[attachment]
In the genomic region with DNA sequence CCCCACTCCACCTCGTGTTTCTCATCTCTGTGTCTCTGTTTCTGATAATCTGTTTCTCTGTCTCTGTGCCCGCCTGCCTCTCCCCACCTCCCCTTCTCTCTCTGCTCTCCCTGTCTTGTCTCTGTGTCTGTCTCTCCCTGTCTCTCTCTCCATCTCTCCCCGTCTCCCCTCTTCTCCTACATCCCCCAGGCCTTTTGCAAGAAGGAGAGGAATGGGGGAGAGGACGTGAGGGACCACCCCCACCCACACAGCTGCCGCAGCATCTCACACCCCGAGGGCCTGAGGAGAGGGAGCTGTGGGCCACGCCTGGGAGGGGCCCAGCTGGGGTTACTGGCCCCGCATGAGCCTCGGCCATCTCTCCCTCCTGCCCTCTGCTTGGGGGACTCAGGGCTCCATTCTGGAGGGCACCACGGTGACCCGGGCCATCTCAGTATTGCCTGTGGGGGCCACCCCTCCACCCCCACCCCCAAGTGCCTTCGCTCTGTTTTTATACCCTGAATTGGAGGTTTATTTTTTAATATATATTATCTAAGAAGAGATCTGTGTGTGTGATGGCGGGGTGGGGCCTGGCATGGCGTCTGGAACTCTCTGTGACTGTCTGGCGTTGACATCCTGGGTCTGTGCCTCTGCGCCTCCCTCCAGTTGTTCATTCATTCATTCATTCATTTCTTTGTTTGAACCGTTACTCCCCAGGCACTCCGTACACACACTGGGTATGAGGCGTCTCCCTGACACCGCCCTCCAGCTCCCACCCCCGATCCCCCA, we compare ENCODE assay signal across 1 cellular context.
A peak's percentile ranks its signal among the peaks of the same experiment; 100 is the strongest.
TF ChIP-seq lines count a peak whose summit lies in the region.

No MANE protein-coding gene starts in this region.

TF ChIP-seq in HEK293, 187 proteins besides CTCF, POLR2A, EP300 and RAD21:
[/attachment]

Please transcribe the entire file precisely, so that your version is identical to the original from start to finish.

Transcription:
In the genomic region with DNA sequence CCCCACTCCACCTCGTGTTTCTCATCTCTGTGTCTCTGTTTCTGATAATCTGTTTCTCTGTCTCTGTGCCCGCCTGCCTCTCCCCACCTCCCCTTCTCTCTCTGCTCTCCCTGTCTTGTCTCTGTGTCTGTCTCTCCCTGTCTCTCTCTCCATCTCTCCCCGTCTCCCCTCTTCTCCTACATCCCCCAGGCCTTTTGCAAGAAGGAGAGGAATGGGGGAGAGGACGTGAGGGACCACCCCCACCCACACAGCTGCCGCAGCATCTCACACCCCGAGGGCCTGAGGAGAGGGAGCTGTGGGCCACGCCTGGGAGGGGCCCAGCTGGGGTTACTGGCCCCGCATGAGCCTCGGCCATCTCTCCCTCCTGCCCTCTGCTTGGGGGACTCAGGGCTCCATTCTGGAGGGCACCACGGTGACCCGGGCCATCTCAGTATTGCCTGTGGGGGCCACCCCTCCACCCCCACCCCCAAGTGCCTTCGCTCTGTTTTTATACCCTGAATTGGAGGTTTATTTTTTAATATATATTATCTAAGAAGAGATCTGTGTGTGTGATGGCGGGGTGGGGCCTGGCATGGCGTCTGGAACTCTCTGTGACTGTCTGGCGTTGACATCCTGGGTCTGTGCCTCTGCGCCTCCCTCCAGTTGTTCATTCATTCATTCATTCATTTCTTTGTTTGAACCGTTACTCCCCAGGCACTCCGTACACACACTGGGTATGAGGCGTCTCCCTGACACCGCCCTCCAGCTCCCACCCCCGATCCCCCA, we compare ENCODE assay signal across 1 cellular context.
A peak's percentile ranks its signal among the peaks of the same experiment; 100 is the strongest.
TF ChIP-seq lines count a peak whose summit lies in the region.

No MANE protein-coding gene starts in this region.

TF ChIP-seq in HEK293, 187 proteins besides CTCF, POLR2A, EP300 and RAD21: